One of the main findings in the present research is that most large GMCs have evidence of active star formation. This implies that star formation begins soon after the formation of the GMC itself. However, there’s still uncertainty about the size and age of observable YSOs and the evidence from CO emissions of GMC characteristics. So there’s more work to do in order to relate the detailed time sequences of GMC and YSO formation. The availability of powerful new millimeter-wave instruments (Atacama Large Millimeter Array) will be a big help.

Another interesting finding is that smaller, less luminous GMCs occur more often than expected.

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December 1, 2011

Magnetic fields may set the stage for birth of new stars

Star formation does not happen as easily as one might suppose from the abundance of stars in a galaxy like the Milky Way, in which around 1000 billion times the mass of the Sun (M) exists in the form of stars. Stars condense out of interstellar gas within the galaxy, but the process is so difficult and complex that in one year, on average, only about 3 M of new stars form. (That could be more than 3 individual stars, since a typical star is less massive than the Sun.)

The process is difficult because most of the available gas is too warm and/or too diffuse for the process to even get started. Astrophysicists have determined that star formation occurs only in gas that is extremely cold, just a few tens of degrees above absolute zero. Because such gas is so cold, much of it exists in the form of molecules such as hydrogen (H2) and carbon monoxide (CO).

The gas needs to be that cold so gravity can overcome the kinetic energy of atoms and molecules in the gas. That allows the gas to become dense enough for the most dense pockets of it to collapse under their own weight and begin the star formation process. In warmer gas the atoms and molecules simply have too much kinetic energy to overcome gravity.

Because of these requirements, most star formation occurs in molecular clouds of gas, in particular the type known as “giant molecular clouds” (GMCs), which contain enough gas to form into stars. Such GMCs are rather large – 30 to 300 light-years in diameter, with masses of 105 to 107 M. The average density of interstellar gas is only about 1 particle (atom or molecule) per cc, but in a GMC the average is 102 to 103 times as high, and can reach 104 to 106 particles per cc in the densest parts (excluding nascent stars).

So the obvious question is: What leads to the formation of a GMC in the first place? New research just published, based on detailed study of the nearby spiral galaxy M33, suggests that galactic magnetic fields may play an important role.

The alignment of molecular cloud magnetic fields with the spiral arms in M33

The formation of molecular clouds, which serve as stellar nurseries in galaxies, is poorly understood. A class of cloud formation models suggests that a large-scale galactic magnetic field is irrelevant at the scale of individual clouds, because the turbulence and rotation of a cloud may randomize the orientation of its magnetic field. Alternatively, galactic fields could be strong enough to impose their direction upon individual clouds, thereby regulating cloud accumulation and fragmentation, and affecting the rate and efficiency of star formation. Our location in the disk of the Galaxy makes an assessment of the situation difficult. Here we report observations of the magnetic field orientation of six giant molecular cloud complexes in the nearby, almost face-on, galaxy M33. The fields are aligned with the spiral arms, suggesting that the large-scale field in M33 anchors the clouds.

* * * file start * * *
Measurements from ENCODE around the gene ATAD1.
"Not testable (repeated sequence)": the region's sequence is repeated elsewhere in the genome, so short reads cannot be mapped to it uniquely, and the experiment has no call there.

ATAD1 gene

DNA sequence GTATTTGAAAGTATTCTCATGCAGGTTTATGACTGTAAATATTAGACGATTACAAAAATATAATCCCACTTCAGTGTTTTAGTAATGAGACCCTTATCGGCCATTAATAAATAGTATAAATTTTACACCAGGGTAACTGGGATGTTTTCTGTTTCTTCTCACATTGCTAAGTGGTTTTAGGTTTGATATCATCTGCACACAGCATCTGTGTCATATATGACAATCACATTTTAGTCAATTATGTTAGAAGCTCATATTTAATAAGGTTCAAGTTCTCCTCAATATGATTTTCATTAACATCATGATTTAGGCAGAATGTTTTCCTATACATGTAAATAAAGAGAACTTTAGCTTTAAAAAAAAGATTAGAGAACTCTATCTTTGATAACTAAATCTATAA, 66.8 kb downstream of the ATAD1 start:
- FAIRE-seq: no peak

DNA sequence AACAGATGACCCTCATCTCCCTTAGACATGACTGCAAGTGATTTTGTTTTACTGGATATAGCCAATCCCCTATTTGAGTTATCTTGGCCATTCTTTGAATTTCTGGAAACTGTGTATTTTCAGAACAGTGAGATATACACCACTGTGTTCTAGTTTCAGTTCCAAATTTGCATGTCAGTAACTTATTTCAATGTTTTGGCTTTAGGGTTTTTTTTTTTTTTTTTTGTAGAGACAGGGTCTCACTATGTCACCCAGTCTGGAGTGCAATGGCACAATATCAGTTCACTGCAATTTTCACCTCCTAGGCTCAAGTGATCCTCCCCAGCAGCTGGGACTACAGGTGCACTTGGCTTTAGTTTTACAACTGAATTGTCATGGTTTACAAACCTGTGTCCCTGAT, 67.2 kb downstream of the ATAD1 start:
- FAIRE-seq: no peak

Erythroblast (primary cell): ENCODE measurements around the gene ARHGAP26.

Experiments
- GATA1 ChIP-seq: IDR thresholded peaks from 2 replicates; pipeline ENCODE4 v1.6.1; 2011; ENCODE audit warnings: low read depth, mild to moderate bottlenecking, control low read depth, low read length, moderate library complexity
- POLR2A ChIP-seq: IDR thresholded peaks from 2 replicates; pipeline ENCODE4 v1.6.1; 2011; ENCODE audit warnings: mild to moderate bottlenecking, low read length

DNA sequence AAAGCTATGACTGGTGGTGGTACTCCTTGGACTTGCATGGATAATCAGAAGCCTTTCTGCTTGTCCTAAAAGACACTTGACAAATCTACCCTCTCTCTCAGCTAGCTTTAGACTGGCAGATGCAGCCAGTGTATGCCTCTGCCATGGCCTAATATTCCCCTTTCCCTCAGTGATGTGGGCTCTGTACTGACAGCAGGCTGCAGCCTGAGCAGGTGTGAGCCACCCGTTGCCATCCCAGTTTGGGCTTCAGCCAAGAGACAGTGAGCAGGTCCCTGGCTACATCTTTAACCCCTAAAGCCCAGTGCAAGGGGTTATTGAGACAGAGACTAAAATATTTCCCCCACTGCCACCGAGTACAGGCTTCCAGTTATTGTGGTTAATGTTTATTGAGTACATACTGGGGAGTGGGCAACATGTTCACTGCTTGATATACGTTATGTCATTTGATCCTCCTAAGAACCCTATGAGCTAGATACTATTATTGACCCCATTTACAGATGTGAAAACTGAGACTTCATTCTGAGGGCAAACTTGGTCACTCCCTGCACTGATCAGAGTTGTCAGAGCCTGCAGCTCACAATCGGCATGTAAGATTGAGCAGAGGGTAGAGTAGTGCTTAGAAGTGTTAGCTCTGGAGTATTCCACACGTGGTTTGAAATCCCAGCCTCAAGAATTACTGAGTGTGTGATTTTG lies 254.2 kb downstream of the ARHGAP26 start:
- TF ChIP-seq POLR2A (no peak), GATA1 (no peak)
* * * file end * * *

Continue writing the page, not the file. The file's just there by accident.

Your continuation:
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September 6, 2011

Baby Star Found on Earth’s Doorstep

Perhaps even more interesting than the possibility of finding planets being formed is the fact that this star is the closest pre-main-sequence star ever found. In other words, the star is so new that it still has a significant amount of lithium, because it’s still generating more energy from gravitational contraction than from nuclear reactions (which destroy lithium).

Baby Star Found on Earth’s Doorstep – ScienceNOW

To see how our solar system arose, astronomers point their telescopes at young stars. But these stars are usually so far away, the view is murky. Now a stellar newborn has turned up on Earth’s doorstep. Named AP Columbae, the star is so young it has yet to spark its main nuclear flame, and it’s so nearby—a mere 27 light-years from Earth—that scientists might be able to glimpse the glow of orbiting planets still cooling off from their formation.

THE SOLAR NEIGHBORHOOD. XXVI. AP Col: THE CLOSEST (8.4 pc) PRE-MAIN-SEQUENCE STAR

arXiv preprint